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A wild Champions League quarterfinal night ends with a controversial call at Arsenal

A wild Champions League quarterfinal night ends with a controversial call at Arsenal

Arsenal’s Bukayo Saka goes down after a challenge by Bayern’s Manuel Neuer during the UEFA Champions League quarterfinal first leg match at Emirates Stadium on Monday in London. (Photo by Stuart MacFarlane/Arsenal FC via Getty Images)

There were 10 total goals and countless twists. Dozens of world-class players and four fantastic teams. Night No. 1 of the 2024 Champions League quarterfinals delivered as only the Champions League can — and it ended with Arsenal's Bukayo Saka bearing down on Bayern Munich's goal, with one last dramatic turn at the tip of his deft left foot.

It was the fifth of five minutes of stoppage time in London. While Manchester City and Real Madrid were dueling to a 3-3 draw in Spain, Arsenal and Bayern were tied, 2-2. A pass slipped through into Saka's path, and goalkeeper Manuel Neuer clattered into him … or did he?

The entire Emirates Stadium roared, almost expecting to hear a whistle.

But referee Glenn Nyberg waved away the expectant appeals.

And after Nyberg blew his whistle to end a frantic first leg 30 seconds later, replays showed that he might have been correct.

Saka had attempted to sidestep Neuer. His right leg clattered into Neuer's. The question — one without a straightforward answer — was which of the two initiated the contact.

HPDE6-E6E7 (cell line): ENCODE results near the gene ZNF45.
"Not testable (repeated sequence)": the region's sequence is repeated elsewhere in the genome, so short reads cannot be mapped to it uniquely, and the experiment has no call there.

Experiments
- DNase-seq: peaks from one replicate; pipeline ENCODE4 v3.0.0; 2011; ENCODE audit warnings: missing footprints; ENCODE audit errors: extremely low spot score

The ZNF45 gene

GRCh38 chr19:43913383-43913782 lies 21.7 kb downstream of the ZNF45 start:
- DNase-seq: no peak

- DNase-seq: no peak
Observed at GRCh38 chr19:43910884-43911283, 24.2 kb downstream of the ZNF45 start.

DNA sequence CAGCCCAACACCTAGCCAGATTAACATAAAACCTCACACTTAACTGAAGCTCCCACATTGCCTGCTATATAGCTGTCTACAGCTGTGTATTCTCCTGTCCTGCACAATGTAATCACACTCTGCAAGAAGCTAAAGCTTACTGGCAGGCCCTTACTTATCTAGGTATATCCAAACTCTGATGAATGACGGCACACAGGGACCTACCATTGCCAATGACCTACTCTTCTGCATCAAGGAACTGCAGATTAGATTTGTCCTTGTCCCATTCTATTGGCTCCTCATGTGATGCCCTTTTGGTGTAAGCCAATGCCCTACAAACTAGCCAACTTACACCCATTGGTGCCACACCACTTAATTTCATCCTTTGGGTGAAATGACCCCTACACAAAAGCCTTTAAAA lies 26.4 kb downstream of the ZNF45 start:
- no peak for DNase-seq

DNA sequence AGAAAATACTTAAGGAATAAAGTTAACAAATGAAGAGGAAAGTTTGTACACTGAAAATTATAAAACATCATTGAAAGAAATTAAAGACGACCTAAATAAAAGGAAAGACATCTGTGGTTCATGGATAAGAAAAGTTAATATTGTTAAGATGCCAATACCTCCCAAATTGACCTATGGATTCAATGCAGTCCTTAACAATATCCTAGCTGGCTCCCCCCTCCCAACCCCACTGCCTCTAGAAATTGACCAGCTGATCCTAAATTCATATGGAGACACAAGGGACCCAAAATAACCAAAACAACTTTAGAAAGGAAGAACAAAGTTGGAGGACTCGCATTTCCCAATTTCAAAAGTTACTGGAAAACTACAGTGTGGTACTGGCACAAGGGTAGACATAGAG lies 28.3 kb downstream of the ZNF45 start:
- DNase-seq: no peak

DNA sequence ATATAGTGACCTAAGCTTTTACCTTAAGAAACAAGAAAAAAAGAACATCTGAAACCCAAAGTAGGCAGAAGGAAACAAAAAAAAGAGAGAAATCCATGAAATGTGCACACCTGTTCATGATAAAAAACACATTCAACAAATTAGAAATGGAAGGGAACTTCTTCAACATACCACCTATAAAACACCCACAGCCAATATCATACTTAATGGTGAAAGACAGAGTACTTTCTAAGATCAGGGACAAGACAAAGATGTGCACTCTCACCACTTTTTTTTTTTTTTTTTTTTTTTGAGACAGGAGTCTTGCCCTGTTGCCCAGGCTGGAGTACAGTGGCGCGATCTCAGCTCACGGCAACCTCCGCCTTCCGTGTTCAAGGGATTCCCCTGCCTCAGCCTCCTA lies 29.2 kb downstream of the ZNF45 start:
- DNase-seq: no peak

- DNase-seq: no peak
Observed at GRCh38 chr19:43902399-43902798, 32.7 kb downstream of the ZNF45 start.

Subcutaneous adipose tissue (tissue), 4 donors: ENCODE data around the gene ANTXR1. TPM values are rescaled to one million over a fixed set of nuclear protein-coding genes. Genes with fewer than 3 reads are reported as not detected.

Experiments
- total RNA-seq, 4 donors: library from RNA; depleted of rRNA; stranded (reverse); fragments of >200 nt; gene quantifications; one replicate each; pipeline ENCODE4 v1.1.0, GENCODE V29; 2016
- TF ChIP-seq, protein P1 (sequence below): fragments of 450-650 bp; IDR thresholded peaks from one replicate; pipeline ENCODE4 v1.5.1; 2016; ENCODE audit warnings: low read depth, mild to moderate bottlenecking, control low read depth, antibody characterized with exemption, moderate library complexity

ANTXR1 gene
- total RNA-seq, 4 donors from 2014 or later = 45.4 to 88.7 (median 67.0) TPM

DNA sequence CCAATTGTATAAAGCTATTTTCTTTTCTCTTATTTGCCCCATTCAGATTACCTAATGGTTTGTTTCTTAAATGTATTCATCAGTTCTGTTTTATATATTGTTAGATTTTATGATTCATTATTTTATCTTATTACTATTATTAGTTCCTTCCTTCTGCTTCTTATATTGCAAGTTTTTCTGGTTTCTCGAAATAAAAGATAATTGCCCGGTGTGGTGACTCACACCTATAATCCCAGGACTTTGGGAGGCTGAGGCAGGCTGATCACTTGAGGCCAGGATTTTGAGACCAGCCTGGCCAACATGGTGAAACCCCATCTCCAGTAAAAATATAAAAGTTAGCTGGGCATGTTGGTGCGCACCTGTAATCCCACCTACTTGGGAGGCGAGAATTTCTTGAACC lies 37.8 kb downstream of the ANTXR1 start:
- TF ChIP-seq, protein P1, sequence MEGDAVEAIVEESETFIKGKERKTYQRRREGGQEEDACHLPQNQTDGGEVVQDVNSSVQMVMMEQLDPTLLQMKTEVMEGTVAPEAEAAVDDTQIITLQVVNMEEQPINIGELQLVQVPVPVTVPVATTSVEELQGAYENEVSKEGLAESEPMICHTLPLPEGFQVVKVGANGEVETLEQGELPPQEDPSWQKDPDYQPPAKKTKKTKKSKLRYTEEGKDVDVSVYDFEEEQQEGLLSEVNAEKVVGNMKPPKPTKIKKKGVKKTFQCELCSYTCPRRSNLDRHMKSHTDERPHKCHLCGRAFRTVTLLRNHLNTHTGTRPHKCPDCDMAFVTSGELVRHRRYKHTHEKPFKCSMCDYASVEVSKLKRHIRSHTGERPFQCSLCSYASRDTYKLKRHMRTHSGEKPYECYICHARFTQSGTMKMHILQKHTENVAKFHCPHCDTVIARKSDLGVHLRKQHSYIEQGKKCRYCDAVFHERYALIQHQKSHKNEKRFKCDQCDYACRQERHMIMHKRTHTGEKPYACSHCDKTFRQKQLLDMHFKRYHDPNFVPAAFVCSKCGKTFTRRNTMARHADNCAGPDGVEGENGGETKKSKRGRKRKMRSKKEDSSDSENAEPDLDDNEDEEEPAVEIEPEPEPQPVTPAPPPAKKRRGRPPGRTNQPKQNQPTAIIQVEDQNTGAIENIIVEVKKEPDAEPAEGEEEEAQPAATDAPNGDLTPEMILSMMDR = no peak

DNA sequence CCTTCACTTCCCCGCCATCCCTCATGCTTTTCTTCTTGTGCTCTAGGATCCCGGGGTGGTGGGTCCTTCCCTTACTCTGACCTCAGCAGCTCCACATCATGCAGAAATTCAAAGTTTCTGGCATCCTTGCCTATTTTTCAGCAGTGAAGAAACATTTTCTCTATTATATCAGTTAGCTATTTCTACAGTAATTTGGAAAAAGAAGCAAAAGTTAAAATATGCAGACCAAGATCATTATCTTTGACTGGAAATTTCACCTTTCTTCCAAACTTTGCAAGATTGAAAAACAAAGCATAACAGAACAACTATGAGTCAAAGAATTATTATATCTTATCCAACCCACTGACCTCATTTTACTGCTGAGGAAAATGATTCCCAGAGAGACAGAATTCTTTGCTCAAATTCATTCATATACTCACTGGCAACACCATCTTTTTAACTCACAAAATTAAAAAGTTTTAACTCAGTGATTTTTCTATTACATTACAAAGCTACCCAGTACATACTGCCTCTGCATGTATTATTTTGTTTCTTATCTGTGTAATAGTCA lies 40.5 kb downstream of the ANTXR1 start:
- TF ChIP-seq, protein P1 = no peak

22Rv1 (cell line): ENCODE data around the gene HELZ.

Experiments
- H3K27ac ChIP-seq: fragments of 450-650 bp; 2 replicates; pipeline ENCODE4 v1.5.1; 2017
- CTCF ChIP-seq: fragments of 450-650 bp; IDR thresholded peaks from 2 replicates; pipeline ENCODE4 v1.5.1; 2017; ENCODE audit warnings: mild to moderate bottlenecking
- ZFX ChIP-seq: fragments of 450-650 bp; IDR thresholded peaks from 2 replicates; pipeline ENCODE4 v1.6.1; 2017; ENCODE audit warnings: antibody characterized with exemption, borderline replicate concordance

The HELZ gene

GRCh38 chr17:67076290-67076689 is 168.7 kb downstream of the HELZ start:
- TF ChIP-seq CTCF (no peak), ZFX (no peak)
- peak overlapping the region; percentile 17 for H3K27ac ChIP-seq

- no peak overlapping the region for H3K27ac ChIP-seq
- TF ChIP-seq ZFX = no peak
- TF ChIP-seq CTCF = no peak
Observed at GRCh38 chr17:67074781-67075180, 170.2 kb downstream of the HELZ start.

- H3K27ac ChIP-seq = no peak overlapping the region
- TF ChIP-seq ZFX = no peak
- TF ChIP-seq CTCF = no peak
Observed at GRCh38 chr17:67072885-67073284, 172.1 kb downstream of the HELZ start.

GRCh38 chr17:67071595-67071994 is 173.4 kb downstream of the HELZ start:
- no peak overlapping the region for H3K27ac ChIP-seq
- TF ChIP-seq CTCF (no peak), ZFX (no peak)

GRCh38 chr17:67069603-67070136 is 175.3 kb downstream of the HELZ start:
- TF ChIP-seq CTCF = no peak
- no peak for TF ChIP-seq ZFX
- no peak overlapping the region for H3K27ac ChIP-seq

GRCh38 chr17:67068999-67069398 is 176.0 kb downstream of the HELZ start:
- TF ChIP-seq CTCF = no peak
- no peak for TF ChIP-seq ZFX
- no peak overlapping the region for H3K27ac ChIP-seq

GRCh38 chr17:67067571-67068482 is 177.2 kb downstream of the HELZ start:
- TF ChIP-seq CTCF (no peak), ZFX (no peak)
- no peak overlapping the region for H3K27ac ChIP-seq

Multiple angles appeared to suggest that Saka had. He'd pushed the ball to his left, but flailed his right leg back to the right, while Neuer had actually attempted to bring his own right leg away from Saka, back in toward his own body.

The contrasting view is that Saka's leg kick was unintentional. His body's momentum had carried him toward Neuer. The goalkeeper's wide base had, arguably, been the primary reason for the contact, and impeded Saka as the Arsenal winger tried to cut back to the ball.

It was smack-dab in every gray area. Saka fumed. Arsenal fans howled. But video assistant referees saw no "clear and obvious error."

And so — after goals from Saka and Leandro Trossard, but also from former Arsenal winger Serge Gnabry and former Tottenham striker Harry Kane — one blockbuster quarterfinal tie will go to Munich next week, for the second leg, level at 2-2.

The other, remarkably, was even more topsy-turvy.

Manchester City needed only two minutes to take a lead in Madrid. Bernardo Silva caught the Estadio Santiago Bernabéu off guard with a clever free kick that surprised Real Madrid goalkeeper Andriy Lunin, and snuck into the net.

Less than 10 minutes later, Madrid answered with two goals in two minutes. A deflection enabled the first. Rodrygo scored the second, by finishing off a lightning-quick counterattack.

For an hour thereafter, City labored in search of an equalizer. Erling Haaland was largely invisible.

But in the 66th minute, City's latest superstar, homegrown midfielder Phil Foden, blasted a 20-yard rocket into the top corner — his 14th goal in his last 20 games.

And five minutes later, Joško Gvardiol one-upped him. The Croatian defender put City ahead, 3-2, with his first goal for the club.

Real Madrid's Federico Valverde, though, saved the best of the bunch for last.

With a 3-2 deficit and a difficult second leg in Manchester staring Los Blancos in the face, Valverde ran onto Vinicius Jr.'s cross, and pinged an unstoppable volley into the side-netting.

And so it ended, 3-3, jaws on the floor — in Madrid, and London, and everywhere around the world, anywhere someone had been fortunate enough to flip on their TV or fire up a stream.

The Champions League is regularly billed as soccer's very best club competition. And yet again, it proved that, if anything, "best" might be an understatement.

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